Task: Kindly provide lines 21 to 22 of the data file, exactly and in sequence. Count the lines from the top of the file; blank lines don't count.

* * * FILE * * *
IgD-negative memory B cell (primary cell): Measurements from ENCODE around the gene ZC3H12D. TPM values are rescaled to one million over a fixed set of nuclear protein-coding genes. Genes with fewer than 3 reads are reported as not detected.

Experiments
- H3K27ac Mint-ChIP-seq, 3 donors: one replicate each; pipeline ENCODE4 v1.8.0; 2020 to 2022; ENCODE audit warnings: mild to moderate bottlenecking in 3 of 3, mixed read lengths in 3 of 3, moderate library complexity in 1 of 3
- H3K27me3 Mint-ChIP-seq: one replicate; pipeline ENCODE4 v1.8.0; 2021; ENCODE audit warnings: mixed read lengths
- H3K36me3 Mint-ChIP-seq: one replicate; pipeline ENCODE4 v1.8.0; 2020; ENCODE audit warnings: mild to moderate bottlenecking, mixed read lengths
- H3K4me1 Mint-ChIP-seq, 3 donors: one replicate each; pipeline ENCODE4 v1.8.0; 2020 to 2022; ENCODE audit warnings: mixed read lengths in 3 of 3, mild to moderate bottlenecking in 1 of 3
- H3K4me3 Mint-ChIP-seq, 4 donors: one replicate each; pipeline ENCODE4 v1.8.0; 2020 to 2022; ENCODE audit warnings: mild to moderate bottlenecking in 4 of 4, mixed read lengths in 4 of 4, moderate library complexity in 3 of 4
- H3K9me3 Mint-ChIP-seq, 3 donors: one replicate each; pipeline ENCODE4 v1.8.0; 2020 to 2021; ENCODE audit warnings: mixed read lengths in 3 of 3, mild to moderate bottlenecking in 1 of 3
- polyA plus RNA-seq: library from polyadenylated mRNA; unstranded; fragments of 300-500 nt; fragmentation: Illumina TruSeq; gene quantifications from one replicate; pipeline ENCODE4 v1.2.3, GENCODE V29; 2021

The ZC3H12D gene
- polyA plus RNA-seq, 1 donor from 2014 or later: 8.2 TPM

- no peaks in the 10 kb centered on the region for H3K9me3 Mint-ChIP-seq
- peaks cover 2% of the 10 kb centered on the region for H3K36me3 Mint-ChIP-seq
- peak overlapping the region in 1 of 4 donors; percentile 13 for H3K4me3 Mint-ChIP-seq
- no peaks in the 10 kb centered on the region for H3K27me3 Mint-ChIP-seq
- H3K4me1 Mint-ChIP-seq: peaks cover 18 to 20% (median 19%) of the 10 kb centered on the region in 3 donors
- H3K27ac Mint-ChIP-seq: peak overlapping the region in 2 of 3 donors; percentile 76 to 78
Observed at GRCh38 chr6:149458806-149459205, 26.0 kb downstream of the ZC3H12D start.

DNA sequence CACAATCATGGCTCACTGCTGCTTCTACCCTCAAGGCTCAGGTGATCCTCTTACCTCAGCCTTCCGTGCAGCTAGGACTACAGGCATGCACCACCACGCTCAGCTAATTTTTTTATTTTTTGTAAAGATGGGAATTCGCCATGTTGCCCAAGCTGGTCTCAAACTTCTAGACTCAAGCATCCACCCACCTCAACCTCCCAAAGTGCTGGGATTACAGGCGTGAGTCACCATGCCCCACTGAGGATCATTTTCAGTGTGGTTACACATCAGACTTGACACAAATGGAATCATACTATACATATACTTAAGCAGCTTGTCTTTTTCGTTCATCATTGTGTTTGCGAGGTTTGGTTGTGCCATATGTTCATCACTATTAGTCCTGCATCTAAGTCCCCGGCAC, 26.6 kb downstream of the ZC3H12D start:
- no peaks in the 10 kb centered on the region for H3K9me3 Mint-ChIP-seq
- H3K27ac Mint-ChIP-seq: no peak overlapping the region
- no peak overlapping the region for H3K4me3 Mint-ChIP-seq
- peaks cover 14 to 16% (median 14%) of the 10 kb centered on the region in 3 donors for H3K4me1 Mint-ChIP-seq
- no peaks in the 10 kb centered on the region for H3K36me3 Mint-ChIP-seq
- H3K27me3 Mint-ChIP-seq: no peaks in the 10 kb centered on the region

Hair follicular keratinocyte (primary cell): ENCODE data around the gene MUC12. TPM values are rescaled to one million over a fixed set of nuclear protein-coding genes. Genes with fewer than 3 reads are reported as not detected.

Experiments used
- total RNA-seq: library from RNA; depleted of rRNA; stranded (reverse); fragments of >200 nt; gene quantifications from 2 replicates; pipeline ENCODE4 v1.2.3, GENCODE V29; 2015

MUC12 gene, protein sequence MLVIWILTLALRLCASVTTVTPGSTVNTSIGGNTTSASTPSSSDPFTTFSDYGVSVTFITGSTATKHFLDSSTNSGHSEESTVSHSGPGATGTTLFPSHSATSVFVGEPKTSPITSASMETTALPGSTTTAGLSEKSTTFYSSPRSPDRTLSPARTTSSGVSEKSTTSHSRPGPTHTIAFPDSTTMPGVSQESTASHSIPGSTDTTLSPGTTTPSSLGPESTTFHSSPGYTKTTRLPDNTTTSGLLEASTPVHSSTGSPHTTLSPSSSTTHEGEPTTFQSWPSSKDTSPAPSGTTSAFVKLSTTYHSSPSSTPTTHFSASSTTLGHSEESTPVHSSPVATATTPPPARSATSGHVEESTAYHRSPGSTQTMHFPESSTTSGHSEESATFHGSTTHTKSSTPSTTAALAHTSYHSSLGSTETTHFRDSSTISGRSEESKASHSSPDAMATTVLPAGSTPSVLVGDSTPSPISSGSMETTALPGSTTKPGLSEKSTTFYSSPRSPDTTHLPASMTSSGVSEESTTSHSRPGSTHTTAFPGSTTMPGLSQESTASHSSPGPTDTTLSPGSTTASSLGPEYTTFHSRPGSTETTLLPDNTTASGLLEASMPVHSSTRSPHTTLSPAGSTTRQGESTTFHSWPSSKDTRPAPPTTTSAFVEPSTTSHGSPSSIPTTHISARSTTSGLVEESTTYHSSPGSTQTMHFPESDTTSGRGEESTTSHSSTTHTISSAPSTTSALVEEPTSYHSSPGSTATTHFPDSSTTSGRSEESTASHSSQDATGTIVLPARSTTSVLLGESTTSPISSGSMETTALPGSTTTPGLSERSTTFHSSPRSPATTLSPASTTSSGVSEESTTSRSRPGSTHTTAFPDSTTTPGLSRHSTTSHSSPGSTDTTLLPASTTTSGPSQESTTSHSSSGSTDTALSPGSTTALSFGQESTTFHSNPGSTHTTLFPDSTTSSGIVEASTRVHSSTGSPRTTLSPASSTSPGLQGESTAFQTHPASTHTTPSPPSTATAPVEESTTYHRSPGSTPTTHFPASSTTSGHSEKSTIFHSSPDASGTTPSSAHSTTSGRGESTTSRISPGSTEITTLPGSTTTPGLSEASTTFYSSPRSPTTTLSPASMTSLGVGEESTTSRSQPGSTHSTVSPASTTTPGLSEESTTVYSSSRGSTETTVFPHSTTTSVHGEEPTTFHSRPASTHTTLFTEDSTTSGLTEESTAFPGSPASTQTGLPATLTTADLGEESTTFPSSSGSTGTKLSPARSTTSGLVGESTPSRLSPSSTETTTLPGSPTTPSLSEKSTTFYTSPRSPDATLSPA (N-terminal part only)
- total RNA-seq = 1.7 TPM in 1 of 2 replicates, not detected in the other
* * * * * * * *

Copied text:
- H3K27ac Mint-ChIP-seq: no peak overlapping the region
- no peak overlapping the region for H3K4me3 Mint-ChIP-seq